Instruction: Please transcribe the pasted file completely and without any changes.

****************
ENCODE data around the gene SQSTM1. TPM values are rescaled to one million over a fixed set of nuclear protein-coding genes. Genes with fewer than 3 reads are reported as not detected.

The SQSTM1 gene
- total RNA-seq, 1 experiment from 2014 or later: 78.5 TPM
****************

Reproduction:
ENCODE data around the gene SQSTM1. TPM values are rescaled to one million over a fixed set of nuclear protein-coding genes. Genes with fewer than 3 reads are reported as not detected.

The SQSTM1 gene
- total RNA-seq, 1 experiment from 2014 or later: 78.5 TPM